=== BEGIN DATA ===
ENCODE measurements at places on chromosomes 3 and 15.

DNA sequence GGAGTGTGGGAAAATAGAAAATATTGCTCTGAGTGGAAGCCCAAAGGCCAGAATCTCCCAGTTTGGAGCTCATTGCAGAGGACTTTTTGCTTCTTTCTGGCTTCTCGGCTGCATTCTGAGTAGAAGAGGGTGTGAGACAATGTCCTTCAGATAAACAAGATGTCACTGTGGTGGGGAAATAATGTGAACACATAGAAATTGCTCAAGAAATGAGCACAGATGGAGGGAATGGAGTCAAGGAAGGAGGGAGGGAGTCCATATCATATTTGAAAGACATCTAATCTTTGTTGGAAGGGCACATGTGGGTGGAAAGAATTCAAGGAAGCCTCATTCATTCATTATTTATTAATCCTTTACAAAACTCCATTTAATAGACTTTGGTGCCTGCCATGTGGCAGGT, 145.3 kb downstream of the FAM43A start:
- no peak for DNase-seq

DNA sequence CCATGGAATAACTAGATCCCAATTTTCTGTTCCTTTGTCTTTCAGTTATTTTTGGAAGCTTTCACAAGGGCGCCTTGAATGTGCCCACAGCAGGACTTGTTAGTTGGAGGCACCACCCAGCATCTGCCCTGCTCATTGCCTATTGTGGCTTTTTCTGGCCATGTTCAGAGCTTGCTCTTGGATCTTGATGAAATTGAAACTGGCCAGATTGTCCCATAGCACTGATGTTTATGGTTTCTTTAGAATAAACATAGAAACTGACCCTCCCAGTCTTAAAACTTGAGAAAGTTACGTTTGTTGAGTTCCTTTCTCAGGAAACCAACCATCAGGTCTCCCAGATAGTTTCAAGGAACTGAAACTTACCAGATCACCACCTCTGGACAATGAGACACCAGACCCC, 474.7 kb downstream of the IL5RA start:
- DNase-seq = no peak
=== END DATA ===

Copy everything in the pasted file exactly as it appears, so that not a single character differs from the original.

ENCODE measurements at places on chromosomes 3 and 15.

DNA sequence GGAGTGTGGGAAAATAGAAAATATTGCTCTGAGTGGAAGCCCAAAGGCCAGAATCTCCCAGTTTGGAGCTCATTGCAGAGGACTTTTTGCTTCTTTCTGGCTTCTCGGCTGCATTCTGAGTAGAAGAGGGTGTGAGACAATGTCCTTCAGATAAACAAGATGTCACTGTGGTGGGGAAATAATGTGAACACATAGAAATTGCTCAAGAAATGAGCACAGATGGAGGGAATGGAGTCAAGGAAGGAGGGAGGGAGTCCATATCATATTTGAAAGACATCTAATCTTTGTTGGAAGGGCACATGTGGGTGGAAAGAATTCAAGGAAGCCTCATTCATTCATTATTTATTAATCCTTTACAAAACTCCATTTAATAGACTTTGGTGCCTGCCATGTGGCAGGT, 145.3 kb downstream of the FAM43A start:
- no peak for DNase-seq

DNA sequence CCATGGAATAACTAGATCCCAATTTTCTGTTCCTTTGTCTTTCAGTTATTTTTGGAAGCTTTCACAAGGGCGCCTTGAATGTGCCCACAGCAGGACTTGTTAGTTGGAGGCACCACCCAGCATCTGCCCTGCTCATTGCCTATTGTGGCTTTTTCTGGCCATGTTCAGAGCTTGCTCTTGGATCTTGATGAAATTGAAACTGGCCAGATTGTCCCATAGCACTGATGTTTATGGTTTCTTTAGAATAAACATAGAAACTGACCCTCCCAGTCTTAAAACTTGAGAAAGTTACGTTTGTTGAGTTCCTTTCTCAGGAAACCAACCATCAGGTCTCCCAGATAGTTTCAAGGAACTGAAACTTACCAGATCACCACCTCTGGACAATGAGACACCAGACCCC, 474.7 kb downstream of the IL5RA start:
- DNase-seq = no peak